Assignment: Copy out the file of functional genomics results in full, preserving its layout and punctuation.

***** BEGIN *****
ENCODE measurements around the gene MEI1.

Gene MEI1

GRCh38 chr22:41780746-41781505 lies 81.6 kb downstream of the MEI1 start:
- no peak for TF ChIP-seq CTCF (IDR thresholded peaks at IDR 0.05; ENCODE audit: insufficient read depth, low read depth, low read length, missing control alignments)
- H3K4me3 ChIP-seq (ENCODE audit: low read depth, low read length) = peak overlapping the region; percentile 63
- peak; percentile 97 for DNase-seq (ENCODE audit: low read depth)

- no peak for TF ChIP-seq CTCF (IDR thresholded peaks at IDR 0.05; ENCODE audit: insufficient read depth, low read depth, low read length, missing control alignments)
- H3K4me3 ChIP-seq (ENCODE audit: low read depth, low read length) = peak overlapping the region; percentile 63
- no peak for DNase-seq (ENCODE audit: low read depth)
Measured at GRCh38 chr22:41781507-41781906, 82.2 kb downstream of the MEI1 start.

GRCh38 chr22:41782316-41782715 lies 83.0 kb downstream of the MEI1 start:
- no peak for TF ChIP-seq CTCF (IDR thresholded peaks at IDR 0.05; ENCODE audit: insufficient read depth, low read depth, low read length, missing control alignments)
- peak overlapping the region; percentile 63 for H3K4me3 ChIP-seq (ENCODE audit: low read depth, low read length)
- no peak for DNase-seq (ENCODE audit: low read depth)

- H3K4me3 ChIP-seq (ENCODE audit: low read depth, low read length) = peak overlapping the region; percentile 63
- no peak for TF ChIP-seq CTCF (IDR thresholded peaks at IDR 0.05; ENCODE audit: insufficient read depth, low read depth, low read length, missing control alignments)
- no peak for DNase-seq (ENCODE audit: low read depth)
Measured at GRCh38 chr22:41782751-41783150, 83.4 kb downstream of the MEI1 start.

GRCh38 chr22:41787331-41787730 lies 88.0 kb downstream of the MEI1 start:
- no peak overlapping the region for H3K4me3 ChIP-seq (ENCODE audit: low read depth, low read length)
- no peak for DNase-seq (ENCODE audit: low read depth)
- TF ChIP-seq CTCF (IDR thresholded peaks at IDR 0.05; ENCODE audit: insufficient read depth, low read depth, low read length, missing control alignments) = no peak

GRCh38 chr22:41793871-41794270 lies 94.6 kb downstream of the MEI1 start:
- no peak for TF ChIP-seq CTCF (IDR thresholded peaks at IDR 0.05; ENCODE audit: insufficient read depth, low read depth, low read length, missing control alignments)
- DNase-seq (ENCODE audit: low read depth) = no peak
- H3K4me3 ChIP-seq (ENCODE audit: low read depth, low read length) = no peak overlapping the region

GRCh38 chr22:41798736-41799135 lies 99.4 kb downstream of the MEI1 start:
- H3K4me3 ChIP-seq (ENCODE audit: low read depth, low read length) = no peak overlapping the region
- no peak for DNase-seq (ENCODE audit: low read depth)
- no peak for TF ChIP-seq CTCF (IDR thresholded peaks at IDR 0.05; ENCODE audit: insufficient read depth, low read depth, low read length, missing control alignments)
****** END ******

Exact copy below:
ENCODE measurements around the gene MEI1.

Gene MEI1

GRCh38 chr22:41780746-41781505 lies 81.6 kb downstream of the MEI1 start:
- no peak for TF ChIP-seq CTCF (IDR thresholded peaks at IDR 0.05; ENCODE audit: insufficient read depth, low read depth, low read length, missing control alignments)
- H3K4me3 ChIP-seq (ENCODE audit: low read depth, low read length) = peak overlapping the region; percentile 63
- peak; percentile 97 for DNase-seq (ENCODE audit: low read depth)

- no peak for TF ChIP-seq CTCF (IDR thresholded peaks at IDR 0.05; ENCODE audit: insufficient read depth, low read depth, low read length, missing control alignments)
- H3K4me3 ChIP-seq (ENCODE audit: low read depth, low read length) = peak overlapping the region; percentile 63
- no peak for DNase-seq (ENCODE audit: low read depth)
Measured at GRCh38 chr22:41781507-41781906, 82.2 kb downstream of the MEI1 start.

GRCh38 chr22:41782316-41782715 lies 83.0 kb downstream of the MEI1 start:
- no peak for TF ChIP-seq CTCF (IDR thresholded peaks at IDR 0.05; ENCODE audit: insufficient read depth, low read depth, low read length, missing control alignments)
- peak overlapping the region; percentile 63 for H3K4me3 ChIP-seq (ENCODE audit: low read depth, low read length)
- no peak for DNase-seq (ENCODE audit: low read depth)

- H3K4me3 ChIP-seq (ENCODE audit: low read depth, low read length) = peak overlapping the region; percentile 63
- no peak for TF ChIP-seq CTCF (IDR thresholded peaks at IDR 0.05; ENCODE audit: insufficient read depth, low read depth, low read length, missing control alignments)
- no peak for DNase-seq (ENCODE audit: low read depth)
Measured at GRCh38 chr22:41782751-41783150, 83.4 kb downstream of the MEI1 start.

GRCh38 chr22:41787331-41787730 lies 88.0 kb downstream of the MEI1 start:
- no peak overlapping the region for H3K4me3 ChIP-seq (ENCODE audit: low read depth, low read length)
- no peak for DNase-seq (ENCODE audit: low read depth)
- TF ChIP-seq CTCF (IDR thresholded peaks at IDR 0.05; ENCODE audit: insufficient read depth, low read depth, low read length, missing control alignments) = no peak

GRCh38 chr22:41793871-41794270 lies 94.6 kb downstream of the MEI1 start:
- no peak for TF ChIP-seq CTCF (IDR thresholded peaks at IDR 0.05; ENCODE audit: insufficient read depth, low read depth, low read length, missing control alignments)
- DNase-seq (ENCODE audit: low read depth) = no peak
- H3K4me3 ChIP-seq (ENCODE audit: low read depth, low read length) = no peak overlapping the region

GRCh38 chr22:41798736-41799135 lies 99.4 kb downstream of the MEI1 start:
- H3K4me3 ChIP-seq (ENCODE audit: low read depth, low read length) = no peak overlapping the region
- no peak for DNase-seq (ENCODE audit: low read depth)
- no peak for TF ChIP-seq CTCF (IDR thresholded peaks at IDR 0.05; ENCODE audit: insufficient read depth, low read depth, low read length, missing control alignments)